The now infamous blackout of August 2003 illustrated in spectacular fashion how dependent the economy is on the smooth, reliable operation of traditional grid-supplied power. The economic cost of the outage, which shut down power across parts of eight states in the Midwest and Northeast, and parts of Canada, was estimated at $4.5 billion to $10 billion.
For manufacturers, the costs were dear. Automotive plants and auto suppliers were shut down in Michigan, Ohio and Ontario. Steel plants were knocked offline for days, and disruptions to production were announced throughout the affected areas.
A post-outage survey conducted by the Ohio Manufacturers' Association (OMA) found that some 12,300 Ohio manufacturing companies were impacted by the blackout. The average direct cost of the blackout was nearly $88,000 per impacted plant, the survey showed.
Nearly three years later, many manufacturers would be in the same sorry state were another electrical outage of such magnitude to occur. Data from a recent survey show that a minority of U.S. manufacturers has back-up power generators or distributed power, both of which offer energy options in the event of a traditional grid failure.
Given how dependent manufacturing plants are on information systems, electronic signals and communication devices -- not to mention the juice needed to run the machines -- it should be surprising how few manufacturers have back-up power capability.
It isn't a surprise to the experts, however -- even given the events of August 2003. Quite simply, the cost of purchasing such systems to power an entire plant are much too high, they say. Yet manufacturers' dependence on the uninterrupted flow of electricity also drives their continued call for reliable and low-cost grid-supplied power.
Data Tell The Tale
Results from the IndustryWeek/Manufacturing Performance Institute 2005 Census of Manufacturers, an annual survey of U.S. manufacturing plants, show that approximately 20% of survey respondents have back-up power generators or distributed power as power-supply options at their facilities. Most respondents relied on traditional grid-supplied power.
Twenty percent may be a low percentage, to be sure, but possibly not surprising when coupled with results of the OMA's post-outage survey. That survey data showed that just 15% of respondents impacted by the blackout planned to boost their spending on power back-up systems as a consequence of the outage, despite the fact that fully two-thirds of them suffered significant disruptions to their operations and more than half said operations completely shut down.
Indeed, the decision not to boost back-up power protection seems particularly low given that barely half of respondents deemed the overall reliability of their electric utility service as "very reliable."
The fact is, says Jim O'Neill, chairman of OMA's energy committee, the cost of providing full back-up capabilities is too high for most manufacturers.
"Tying up capital costs for equipment that is not directly producing product makes us less competitive," he says.
Offering a lesson in simplified economics, O'Neill says that as a "rule of thumb," the cost per kilowatt for installed generation is $750,000 per megawatt.
"If a business spent that much money on a project they would want to utilize it," he says.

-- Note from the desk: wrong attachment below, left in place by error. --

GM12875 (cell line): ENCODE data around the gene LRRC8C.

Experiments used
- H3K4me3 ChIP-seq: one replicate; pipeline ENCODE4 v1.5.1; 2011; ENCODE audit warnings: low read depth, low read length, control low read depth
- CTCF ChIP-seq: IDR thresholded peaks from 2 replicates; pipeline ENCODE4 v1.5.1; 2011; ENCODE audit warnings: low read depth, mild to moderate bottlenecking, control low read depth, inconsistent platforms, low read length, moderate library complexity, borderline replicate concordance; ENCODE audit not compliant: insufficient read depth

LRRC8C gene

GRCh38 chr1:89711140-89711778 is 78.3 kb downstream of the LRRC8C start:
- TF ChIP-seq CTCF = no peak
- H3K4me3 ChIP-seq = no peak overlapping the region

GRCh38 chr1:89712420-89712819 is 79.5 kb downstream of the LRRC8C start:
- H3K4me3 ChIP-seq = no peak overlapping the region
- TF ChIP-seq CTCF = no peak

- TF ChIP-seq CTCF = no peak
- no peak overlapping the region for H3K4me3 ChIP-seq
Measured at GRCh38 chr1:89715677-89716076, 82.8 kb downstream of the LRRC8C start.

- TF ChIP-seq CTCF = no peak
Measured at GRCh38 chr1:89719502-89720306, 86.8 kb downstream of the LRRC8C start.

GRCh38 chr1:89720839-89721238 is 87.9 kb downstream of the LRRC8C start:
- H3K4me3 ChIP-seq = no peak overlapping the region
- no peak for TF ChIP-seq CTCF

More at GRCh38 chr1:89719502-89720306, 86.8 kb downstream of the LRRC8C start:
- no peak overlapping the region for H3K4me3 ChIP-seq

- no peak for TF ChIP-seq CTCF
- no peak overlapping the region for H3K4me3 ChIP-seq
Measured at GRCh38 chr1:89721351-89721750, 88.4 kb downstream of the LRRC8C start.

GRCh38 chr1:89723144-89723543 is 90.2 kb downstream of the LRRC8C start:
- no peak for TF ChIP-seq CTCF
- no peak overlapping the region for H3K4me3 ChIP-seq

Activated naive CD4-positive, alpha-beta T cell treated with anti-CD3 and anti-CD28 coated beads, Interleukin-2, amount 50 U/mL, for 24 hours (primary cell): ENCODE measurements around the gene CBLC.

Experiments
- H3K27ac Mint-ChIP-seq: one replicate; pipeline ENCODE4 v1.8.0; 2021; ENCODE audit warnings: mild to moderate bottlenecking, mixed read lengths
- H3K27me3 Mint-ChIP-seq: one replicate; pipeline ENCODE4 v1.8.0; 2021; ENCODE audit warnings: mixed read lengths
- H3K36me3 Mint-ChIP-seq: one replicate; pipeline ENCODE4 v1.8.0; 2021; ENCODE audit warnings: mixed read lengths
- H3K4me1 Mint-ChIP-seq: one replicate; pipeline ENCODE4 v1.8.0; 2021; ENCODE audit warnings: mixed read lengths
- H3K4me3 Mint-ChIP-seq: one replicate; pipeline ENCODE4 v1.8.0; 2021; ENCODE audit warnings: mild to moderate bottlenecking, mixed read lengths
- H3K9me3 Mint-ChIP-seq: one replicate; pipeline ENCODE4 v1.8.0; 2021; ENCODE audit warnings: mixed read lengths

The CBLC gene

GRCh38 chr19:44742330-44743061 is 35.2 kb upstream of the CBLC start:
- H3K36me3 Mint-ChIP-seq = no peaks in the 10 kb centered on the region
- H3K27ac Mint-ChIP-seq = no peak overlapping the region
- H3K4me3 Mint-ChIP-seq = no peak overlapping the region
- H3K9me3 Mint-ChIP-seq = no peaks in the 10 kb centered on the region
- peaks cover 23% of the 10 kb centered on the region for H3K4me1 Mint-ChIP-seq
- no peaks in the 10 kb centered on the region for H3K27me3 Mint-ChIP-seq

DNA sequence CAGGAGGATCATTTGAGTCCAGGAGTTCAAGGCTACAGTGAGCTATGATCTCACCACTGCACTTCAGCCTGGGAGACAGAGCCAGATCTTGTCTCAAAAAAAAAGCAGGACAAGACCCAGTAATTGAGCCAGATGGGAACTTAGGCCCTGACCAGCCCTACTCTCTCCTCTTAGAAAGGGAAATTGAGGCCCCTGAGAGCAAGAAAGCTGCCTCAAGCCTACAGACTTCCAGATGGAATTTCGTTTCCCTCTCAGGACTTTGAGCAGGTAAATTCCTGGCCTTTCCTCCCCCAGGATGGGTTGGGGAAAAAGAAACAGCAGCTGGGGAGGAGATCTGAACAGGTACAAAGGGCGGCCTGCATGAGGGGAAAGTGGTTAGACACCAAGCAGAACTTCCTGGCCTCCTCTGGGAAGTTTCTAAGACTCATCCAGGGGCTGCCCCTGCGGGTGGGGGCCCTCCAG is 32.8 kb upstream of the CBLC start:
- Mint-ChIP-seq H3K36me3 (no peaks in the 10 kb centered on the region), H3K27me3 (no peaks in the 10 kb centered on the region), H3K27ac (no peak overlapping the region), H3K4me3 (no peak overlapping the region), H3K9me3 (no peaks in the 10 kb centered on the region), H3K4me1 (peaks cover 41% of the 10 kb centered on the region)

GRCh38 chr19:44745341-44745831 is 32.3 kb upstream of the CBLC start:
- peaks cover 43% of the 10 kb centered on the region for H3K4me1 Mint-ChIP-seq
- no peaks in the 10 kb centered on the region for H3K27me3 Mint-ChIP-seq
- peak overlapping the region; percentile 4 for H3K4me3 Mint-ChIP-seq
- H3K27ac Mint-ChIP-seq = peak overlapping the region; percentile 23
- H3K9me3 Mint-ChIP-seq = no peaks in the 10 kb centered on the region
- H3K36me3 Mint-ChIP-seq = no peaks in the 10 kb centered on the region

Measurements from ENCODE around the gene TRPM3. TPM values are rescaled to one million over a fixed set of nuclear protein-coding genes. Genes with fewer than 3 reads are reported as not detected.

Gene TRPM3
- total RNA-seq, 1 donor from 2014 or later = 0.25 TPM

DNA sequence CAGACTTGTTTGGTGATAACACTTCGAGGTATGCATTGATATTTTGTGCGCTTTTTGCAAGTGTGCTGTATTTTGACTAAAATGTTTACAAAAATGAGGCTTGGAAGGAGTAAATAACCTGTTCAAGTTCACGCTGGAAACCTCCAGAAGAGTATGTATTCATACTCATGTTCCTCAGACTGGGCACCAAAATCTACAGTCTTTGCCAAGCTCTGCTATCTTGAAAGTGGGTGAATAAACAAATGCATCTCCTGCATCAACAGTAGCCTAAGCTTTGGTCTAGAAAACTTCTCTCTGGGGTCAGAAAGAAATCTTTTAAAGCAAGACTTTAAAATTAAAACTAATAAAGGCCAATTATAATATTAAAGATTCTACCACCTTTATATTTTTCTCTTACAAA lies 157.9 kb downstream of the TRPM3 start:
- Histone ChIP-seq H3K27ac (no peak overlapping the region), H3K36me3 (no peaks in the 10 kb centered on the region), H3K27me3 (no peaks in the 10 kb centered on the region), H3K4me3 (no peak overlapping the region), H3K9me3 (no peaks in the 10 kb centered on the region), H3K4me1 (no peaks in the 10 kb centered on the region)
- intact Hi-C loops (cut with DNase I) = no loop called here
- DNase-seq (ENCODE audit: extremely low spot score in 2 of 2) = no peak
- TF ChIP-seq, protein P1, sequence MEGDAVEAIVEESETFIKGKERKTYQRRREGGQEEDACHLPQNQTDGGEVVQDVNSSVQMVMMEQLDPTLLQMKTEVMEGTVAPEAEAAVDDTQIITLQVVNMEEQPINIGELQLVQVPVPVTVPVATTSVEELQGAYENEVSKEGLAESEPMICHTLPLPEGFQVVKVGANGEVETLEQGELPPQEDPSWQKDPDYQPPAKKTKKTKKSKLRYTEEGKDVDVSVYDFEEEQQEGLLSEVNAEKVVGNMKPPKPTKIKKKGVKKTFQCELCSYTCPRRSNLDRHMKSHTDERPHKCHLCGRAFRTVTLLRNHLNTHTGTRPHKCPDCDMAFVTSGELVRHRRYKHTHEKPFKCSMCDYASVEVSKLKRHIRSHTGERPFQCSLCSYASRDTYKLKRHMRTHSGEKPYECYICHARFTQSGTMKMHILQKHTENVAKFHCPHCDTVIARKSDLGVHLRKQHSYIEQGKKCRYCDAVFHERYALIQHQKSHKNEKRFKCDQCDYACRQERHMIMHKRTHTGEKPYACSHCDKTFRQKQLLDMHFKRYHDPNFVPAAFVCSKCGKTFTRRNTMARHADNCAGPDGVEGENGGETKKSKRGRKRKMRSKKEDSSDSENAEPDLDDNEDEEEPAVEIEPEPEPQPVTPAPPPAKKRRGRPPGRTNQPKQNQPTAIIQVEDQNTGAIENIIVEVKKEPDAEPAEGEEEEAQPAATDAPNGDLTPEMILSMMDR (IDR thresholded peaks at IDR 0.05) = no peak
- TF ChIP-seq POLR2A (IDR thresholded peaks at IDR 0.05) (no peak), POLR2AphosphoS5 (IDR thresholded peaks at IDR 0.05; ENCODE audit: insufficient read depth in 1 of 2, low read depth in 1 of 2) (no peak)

Also keep in mind that a grid outage the size and scope of that which occurred in August 2003 doesn't occur very often, says Devin Castleton, an energy analyst for Frost & Sullivan. Even when the grid goes down, it's not usually down for very long, he says.
The bottom line is "the grid is generally very reliable," he says.
Echoing O'Neill's sentiments, Castleton says it never will be economical for large-scale manufacturing plants to install 100% back-up power.
And while manufacturers that produce on a just-in-time basis may be more motivated than others to have back-up systems in place, Castleton suggests that in reality it means they are more likely to "have a game plan to get a third-party to power them up."
While few manufacturers have complete back-up capability, many likely have some level of emergency generation to power emergency lighting and for IT systems. Indeed, Baldor Electric Co., which manufactures power-generation equipment, says that while a grid outage would bring many of its plants largely to a standstill, the company does have back-up generation for critical processes.
For example, Randy Breaux, vice president of marketing, says back-up generation is available to furnaces tied to aluminum die-casting. Otherwise, he says, the aluminum would harden and create problems that likely would exceed the length of an outage.
Additionally, Breaux says, computer systems at the company's Fort Smith, Ark., headquarters have back-up power generation, and the sales department can still enter orders if the power goes out.
OMA's O'Neill, a senior energy engineer at a Whirlpool plant in Marion, Ohio, says his facility lost more than an entire day of production due to the August 2003 blackout. But, similar to Baldor, his plant does have emergency back-up power for emergency lighting and for critical processes.
"Pretty typical of most plants," he notes.
For plants with no back-up power capabilities, "they're taking a risk they won't have a problem," Breaux says.
Ultimately, manufacturers count on utilities to do their job: deliver power unfailingly.
"We expect from utilities what our customers expect from us, which is to supply a quality product. Our customers demand we focus on products that are reliable and make going about their day more convenient and easier," OMA's O'Neill says. "We expect from our utilities that they provide reliable power service so we can concentrate on our customer needs without having to set aside resources that do not focus on our customers' needs."